Gaming Policy Models, Pt. II: Regulatory Organization

Article originally appeared in Gaming Management on 08/25/10

In the last issue of CEM, my law partner Tony Cabot discussed the gaming policy issues a jurisdiction should consider if it is looking to legalize gaming. This month, I'll address aspects of gaming regulatory structure.

I have some direct experience in this regard, as I was involved with the regulatory start ups of the Iowa Racing and Gaming Commission and the Mississippi Gaming Commission. I also provided input to the government of Switzerland concerning amendments to their gaming law. Most recently, I provided comments to the Republic of Ireland, which is now considering changes to its gaming regulatory structure.

It is vital that a new gaming regulatory agency be set up in a manner that both provides strong comprehensive regulatory authority in one agency and organizes that agency with checks and balances, so that one facet does not have too much control.

A significant reason that comprehensive regulatory authority is a good idea is that having other agencies peripherally and indirectly regulating gaming operations can lead to turf wars and regulatory uncertainty and instability. Examples of situations to avoid would be local gaming licenses (in addition to the main licensing process) and having another agency be responsible for casino internal controls. For instance, while it is logical in a regulatory schematic to allow local jurisdictions to handle local zoning and use permit concerns (these are land use issues, not gaming issues per se), allowing the localities to have their own gaming license authority would be redundant and lead to possible inconsistent determinations.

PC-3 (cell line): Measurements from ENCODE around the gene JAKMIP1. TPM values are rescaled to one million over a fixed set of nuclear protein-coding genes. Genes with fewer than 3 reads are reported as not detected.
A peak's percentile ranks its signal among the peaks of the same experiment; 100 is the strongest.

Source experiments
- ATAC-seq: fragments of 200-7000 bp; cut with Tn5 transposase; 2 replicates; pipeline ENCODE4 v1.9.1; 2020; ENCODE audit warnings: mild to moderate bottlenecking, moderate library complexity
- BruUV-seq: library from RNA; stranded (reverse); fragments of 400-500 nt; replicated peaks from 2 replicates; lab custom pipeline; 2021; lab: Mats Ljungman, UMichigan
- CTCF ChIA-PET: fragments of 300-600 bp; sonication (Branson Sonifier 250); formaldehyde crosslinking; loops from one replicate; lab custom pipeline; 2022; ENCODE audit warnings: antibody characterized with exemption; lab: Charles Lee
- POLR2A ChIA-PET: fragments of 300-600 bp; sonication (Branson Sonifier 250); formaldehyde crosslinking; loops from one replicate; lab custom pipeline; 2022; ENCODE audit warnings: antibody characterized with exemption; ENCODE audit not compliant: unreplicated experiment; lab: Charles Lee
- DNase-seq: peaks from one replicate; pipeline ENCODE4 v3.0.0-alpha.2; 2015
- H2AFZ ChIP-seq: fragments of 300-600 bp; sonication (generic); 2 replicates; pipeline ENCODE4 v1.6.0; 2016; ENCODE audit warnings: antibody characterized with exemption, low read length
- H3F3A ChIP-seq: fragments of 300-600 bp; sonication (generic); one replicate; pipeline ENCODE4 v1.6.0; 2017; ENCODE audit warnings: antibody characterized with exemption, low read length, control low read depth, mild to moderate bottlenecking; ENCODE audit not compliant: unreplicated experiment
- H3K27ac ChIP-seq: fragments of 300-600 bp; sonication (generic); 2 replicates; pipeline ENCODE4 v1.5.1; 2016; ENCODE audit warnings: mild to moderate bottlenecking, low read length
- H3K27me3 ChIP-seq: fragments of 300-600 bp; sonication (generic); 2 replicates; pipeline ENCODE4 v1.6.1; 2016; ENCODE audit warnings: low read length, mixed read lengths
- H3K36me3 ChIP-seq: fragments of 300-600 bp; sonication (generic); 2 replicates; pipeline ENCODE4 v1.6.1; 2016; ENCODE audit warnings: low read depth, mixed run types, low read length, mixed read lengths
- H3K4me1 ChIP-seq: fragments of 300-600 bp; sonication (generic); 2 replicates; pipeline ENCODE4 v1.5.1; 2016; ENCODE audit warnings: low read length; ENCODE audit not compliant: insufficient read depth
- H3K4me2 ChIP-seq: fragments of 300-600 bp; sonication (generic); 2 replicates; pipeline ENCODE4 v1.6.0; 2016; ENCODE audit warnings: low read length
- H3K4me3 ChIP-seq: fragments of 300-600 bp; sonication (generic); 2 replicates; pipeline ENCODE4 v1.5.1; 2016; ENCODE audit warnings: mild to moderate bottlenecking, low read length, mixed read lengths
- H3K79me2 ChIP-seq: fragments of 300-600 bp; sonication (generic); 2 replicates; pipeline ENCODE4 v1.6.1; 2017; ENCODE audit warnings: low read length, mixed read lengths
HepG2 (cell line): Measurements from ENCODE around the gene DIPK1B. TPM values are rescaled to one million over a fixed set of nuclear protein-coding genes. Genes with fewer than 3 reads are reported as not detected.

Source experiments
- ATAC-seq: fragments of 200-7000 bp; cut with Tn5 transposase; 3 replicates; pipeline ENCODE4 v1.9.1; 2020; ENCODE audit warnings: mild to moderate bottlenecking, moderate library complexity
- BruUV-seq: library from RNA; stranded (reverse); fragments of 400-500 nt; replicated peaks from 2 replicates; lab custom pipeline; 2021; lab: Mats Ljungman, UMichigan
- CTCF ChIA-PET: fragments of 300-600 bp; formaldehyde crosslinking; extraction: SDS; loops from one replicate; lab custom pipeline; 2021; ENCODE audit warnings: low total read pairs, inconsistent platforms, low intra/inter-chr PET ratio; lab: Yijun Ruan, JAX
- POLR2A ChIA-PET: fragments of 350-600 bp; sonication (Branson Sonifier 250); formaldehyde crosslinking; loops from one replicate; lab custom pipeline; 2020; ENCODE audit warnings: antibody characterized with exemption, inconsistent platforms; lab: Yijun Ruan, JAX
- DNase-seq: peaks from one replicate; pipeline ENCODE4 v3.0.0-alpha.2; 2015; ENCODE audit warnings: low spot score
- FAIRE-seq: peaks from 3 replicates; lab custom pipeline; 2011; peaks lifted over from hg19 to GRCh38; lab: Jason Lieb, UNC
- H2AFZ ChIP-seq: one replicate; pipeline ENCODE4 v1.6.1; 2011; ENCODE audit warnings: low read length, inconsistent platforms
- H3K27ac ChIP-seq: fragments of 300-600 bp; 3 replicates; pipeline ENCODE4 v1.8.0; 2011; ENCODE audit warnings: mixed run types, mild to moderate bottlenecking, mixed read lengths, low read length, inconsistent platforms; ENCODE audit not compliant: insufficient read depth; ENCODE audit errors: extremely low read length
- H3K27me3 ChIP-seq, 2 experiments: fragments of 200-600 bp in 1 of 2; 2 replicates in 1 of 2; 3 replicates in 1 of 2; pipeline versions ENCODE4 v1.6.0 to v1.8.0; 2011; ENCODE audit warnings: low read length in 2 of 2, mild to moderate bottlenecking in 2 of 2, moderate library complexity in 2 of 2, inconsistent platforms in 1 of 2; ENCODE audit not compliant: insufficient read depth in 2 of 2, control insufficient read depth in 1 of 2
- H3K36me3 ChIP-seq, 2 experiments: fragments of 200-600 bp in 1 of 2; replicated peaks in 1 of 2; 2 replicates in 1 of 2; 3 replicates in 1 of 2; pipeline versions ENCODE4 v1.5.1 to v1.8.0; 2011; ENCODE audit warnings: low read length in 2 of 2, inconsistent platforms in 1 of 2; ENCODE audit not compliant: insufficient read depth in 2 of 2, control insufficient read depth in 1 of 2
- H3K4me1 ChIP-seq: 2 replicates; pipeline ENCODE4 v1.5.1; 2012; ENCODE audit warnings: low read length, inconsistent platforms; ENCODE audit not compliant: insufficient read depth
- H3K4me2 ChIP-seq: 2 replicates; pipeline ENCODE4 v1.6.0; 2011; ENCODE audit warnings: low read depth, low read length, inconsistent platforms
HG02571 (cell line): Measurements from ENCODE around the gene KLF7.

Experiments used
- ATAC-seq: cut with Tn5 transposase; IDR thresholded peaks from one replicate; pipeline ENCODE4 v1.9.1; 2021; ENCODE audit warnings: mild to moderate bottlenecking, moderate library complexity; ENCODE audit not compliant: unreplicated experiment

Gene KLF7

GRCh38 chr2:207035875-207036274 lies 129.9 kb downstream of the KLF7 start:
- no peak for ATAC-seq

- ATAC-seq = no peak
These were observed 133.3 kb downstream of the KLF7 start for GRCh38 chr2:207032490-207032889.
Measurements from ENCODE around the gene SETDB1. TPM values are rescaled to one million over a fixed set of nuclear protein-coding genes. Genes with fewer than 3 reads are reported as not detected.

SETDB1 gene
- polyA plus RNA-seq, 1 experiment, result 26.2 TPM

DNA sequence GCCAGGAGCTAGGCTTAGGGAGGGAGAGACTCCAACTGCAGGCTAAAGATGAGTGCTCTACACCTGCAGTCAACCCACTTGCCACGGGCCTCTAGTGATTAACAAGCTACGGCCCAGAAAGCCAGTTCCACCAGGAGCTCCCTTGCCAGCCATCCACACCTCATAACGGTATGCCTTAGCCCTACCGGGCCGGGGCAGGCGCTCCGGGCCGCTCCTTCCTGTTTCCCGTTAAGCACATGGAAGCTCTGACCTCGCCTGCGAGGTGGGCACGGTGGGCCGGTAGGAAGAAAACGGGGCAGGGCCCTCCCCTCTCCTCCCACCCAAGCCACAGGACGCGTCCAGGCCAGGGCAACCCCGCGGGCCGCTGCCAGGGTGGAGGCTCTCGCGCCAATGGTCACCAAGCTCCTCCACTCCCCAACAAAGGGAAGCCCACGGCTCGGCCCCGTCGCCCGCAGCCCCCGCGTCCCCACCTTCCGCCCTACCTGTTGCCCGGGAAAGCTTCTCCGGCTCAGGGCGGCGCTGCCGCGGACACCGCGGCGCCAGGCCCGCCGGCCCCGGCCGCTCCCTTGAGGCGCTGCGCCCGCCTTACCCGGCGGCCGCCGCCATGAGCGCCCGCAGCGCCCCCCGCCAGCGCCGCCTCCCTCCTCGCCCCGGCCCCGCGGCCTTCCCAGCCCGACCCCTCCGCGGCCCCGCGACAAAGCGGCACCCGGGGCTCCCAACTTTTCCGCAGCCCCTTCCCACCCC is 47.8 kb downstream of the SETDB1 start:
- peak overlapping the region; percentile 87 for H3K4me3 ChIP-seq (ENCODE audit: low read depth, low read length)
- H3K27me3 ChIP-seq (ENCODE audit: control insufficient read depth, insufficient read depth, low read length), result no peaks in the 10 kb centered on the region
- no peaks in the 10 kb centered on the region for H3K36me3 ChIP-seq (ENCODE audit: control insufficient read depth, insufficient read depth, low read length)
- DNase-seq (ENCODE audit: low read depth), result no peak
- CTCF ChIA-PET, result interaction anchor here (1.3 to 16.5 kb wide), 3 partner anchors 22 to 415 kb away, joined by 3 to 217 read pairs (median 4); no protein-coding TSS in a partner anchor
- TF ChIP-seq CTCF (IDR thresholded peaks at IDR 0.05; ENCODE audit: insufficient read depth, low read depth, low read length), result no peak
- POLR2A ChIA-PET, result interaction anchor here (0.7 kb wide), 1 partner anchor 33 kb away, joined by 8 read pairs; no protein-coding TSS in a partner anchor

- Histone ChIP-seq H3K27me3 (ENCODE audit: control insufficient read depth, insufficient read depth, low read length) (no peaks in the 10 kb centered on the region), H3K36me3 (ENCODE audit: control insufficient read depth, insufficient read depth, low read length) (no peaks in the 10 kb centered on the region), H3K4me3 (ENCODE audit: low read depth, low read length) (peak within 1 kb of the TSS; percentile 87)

Checks and balances are also important, as the public and the industry need to be assured that the gaming regulatory process is fair and above board. The impression that a jurisdiction could have a “gaming czar” who single handedly would be responsible for directing an investigation and then also making the definitive licensing decision is not appropriate.

Obviously, a new gaming regulatory agency needs full-time staff to handle the responsibility of investigation, enforcement, administration and auditing the industry’s activities in a new jurisdiction. This gaming staff should be full time and should have the authority to make recommended actions (concerning licensing, discipline and other matters) to a body that formally votes to take action on such items.

Typically, the agency that takes this type of action is called a gaming commission. Gaming commissioners are usually appointed by a state’s governor and confirmed by the state legislature. Gaming commission appointments should be part-time positions. Usually there are five members to such a body, but I have seen as few as three and as many as seven.

It also would be advisable to require a balance in selecting commissioners. Some states require a balance between political parties, thereby requiring a governor to appoint someone from an opposing party, which is a good way to provide checks and balances to the overall gaming regulatory framework. I have also seen jurisdictions that require balancing the commission with members from different regions of a state. It also may be wise to require that commissioners represent different professions (e.g., law, accounting, banking/finance, law enforcement).